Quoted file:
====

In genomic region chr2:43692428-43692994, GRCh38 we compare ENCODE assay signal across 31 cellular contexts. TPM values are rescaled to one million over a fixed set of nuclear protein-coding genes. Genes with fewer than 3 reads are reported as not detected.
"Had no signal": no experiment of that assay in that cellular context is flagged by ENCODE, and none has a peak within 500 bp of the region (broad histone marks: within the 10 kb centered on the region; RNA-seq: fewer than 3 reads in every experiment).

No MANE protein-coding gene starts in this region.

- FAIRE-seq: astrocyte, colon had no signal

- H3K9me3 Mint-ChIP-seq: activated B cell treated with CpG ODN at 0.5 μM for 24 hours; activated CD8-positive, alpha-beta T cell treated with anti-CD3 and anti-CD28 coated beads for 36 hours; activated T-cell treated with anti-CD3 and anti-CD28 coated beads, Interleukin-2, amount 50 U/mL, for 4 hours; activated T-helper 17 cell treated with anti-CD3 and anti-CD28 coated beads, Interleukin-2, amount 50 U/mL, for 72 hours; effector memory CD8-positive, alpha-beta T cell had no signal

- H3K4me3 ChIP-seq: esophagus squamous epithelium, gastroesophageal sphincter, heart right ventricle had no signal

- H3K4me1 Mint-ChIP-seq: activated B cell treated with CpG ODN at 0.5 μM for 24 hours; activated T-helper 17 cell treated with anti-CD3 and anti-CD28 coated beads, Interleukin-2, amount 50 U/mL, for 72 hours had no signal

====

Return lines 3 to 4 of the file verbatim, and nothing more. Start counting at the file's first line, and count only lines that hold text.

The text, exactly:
No MANE protein-coding gene starts in this region.

- FAIRE-seq: astrocyte, colon had no signal